The common garden shed appeals to most as extra storage for many household items. But what if those items aren’t ideal for shed storage? Could we be unknowingly ruining valuable items?
The shed and garden experts from BillyOh have revealed seven items homeowners should never store in our sheds.
‘There are two factors you should consider before storing something in your garden shed – temperature and moisture,’ advises a spokesperson for BillyOh.
Things to avoid storing in your shed
Paint, clothing and musical instruments are named as the most susceptible to damage and destruction when stored in the shed. Whilst lawn tools, gasoline, and outdoor furniture are fine to keep in garden buildings.
So why? ‘Extreme temperature can damage a variety of items, and mould and mildew can render a lot of products useless quite quickly,’ explain the experts.
‘It’s worth noting that there are some products that can be stored if you choose to add shed insulation, humidity control, and apparatus to regulate temperature. But if your own shed is little more than a wooden box at the end of the garden, it’s best to leave out these seven items.’
1. Canned food
Any metal food container is subject to rust, causing holes and ruining the contents. ‘Because outbuildings are prone to extreme temperatures, this will quickly spoil the food too.’
2. Paints and glues
Don’t we all do this? Turns out we shouldn’t. ‘When subject to extreme temperatures, paints and glues will break down. For example, once frozen, any paint or adhesives will become lumpy and unfit for use.’
Nothing can destroy photos quite like humidity and high temperatures. The most common consequence is photos sticking together or developing mould. Keep them safe in the warm, to be treasured forever.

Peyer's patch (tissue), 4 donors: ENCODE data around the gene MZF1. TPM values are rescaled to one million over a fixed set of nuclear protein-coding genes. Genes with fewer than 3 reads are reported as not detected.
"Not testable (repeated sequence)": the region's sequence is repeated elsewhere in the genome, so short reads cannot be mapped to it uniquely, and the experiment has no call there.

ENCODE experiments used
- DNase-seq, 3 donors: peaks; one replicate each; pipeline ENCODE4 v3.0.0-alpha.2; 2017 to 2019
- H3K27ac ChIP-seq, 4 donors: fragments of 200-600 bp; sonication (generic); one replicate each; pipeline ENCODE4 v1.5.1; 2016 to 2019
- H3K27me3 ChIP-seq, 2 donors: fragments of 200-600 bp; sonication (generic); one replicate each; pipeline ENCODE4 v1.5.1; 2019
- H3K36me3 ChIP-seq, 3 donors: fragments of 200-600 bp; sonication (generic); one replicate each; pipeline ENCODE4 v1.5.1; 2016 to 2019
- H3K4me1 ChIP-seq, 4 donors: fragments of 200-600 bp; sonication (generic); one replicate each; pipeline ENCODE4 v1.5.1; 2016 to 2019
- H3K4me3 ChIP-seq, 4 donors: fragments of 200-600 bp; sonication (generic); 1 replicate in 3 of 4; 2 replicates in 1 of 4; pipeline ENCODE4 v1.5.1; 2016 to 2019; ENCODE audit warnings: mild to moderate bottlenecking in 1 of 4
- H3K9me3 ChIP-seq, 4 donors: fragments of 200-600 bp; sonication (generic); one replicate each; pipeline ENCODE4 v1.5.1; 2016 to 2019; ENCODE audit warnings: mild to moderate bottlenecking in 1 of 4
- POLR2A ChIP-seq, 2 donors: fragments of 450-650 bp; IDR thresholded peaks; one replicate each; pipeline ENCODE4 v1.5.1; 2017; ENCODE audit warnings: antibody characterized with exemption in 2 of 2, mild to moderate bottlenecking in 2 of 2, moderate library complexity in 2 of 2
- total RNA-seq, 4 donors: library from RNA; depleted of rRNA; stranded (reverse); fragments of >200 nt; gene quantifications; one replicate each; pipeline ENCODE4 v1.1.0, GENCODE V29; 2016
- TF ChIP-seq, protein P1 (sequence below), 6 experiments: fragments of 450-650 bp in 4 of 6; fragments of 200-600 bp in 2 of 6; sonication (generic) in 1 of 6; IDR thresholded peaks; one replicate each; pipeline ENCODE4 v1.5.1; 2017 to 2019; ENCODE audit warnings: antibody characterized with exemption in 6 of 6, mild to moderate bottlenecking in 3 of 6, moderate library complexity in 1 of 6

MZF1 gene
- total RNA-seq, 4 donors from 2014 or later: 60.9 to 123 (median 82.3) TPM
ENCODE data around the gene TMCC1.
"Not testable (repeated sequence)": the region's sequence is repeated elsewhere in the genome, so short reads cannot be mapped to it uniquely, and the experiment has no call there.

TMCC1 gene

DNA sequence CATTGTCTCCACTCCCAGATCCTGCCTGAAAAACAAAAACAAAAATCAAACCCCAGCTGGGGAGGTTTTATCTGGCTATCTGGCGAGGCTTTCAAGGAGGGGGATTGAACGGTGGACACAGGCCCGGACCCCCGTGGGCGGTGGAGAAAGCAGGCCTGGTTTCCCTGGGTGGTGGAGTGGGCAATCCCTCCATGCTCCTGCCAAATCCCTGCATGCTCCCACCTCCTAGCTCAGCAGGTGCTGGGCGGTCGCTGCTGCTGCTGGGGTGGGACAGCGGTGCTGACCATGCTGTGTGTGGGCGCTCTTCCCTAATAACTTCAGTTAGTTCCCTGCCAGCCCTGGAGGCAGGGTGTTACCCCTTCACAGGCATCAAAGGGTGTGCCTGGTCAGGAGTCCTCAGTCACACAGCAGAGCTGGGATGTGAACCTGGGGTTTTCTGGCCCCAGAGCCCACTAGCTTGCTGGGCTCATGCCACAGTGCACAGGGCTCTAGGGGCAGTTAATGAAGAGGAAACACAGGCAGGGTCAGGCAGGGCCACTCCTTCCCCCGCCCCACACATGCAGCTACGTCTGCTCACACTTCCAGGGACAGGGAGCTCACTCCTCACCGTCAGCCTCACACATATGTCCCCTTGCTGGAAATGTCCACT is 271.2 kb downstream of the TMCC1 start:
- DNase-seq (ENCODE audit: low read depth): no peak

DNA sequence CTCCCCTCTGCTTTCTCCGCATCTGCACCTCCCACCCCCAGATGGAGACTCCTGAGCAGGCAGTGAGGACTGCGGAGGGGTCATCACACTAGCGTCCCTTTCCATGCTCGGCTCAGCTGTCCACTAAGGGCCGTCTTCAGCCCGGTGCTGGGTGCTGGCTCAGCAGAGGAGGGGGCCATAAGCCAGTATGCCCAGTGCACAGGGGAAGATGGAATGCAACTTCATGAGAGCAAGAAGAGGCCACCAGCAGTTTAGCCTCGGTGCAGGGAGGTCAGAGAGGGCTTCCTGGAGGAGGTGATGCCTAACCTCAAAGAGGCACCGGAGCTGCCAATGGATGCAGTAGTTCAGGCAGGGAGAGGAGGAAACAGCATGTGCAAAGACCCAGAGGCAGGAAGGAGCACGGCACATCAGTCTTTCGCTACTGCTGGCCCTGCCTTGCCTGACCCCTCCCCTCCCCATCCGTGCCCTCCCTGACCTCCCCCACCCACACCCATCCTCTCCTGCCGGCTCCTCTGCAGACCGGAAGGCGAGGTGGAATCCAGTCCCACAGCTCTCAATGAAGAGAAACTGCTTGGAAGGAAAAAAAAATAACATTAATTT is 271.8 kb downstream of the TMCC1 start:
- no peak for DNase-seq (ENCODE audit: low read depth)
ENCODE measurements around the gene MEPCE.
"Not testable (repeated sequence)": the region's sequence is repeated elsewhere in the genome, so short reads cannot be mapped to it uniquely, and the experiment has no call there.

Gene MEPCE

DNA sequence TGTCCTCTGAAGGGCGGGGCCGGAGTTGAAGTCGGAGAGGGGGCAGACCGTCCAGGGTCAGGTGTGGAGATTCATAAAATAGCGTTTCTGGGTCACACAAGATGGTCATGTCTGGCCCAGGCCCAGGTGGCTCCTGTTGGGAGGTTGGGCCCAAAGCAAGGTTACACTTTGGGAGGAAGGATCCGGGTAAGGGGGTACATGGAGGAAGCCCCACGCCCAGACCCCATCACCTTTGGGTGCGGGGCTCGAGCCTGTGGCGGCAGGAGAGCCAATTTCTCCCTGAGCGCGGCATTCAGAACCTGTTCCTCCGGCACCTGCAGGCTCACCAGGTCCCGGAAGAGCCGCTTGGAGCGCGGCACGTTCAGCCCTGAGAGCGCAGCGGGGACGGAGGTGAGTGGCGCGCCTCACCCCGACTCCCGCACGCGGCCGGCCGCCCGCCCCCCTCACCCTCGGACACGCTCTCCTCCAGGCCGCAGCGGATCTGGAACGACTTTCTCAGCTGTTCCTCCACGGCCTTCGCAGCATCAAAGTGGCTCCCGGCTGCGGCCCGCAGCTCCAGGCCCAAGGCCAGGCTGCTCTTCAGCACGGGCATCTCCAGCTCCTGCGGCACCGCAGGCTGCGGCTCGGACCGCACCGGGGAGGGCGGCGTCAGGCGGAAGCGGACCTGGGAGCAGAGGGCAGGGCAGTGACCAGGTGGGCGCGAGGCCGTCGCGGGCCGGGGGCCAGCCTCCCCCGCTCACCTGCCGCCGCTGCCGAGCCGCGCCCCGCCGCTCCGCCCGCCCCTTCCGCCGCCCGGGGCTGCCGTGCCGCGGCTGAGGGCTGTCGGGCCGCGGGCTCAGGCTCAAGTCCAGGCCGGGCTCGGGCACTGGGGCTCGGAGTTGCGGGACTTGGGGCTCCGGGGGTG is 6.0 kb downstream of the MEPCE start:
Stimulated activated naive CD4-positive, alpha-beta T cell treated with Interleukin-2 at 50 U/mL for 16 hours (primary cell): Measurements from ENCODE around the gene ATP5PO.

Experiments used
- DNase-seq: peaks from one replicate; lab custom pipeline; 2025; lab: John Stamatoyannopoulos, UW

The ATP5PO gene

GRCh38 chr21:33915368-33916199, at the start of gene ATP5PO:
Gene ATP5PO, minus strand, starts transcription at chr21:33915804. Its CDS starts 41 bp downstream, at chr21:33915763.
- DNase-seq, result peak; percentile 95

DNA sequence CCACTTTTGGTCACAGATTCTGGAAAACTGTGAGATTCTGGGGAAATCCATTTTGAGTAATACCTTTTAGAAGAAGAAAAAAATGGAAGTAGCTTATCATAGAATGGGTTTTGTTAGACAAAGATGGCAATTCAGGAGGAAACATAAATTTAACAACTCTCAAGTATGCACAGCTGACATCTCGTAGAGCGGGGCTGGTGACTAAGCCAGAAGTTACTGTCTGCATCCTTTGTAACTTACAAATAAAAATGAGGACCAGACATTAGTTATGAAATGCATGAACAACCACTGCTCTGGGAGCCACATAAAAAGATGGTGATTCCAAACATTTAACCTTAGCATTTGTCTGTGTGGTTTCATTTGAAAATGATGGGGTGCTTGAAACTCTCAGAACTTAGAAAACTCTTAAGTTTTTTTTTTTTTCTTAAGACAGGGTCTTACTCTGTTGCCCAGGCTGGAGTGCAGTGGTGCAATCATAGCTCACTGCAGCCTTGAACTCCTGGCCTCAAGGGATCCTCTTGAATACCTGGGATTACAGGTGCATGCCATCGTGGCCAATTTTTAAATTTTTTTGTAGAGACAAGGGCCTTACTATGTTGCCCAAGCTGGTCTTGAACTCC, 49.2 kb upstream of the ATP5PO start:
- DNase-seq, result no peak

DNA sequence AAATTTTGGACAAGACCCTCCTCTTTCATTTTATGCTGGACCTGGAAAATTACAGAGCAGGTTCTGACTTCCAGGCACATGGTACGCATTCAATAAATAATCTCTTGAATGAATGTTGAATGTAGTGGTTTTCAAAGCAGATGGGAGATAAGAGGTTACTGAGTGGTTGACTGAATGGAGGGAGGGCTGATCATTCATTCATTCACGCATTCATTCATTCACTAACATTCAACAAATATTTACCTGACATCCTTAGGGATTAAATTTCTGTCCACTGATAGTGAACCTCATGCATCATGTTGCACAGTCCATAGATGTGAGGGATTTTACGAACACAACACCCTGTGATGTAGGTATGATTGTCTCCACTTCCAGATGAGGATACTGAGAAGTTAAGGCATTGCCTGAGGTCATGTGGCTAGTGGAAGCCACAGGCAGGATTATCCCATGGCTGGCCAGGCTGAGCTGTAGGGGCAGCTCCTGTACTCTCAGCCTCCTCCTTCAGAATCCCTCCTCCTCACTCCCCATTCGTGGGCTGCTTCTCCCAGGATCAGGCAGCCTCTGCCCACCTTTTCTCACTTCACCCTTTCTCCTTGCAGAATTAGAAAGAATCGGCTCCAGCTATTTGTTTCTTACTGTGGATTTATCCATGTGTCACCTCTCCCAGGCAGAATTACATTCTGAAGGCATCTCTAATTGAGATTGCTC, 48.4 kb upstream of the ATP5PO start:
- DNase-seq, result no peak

4. Clothing or bedding
It’s a bug life out in the garden, and try as you may they will get into the shed. ‘Insects are notoriously good at ruining clothes. While mothballs are a
thing, fabrics could wind up smelling musty after prolonged storage in your garden building.’
Don’t spoil a fine vintage. ‘When kept at inconsistent temperatures, wine can take on a metallic taste, so you should always store win somewhere dark and cool.’ So not the shed. Also, you won’t have to go out into the cold for a refill.
It’s maybe quite obvious that electrics don’t go hand-in-hand with any damp. But likewise they can’t get too hot – making the shed far from ideal. ‘Plasma televisions, in particular, require temperature control, as the screens will go bad if under the duress of temperature mood swings. Rust can completely ruin the internal wiring too, and over time, humidity can cause a build-up of condensation akin to direct water damage.’
7. Musical instruments
To continue making sweet music, best to reconsider your storage. ‘An instrument made of wood is very much affected by heat and humidity. Brass instruments such as trumpets and trombones can also corrode when exposed to humidity.’
More shed ideas: How much money is hiding in your shed?
Will you now be rethinking your shed storage?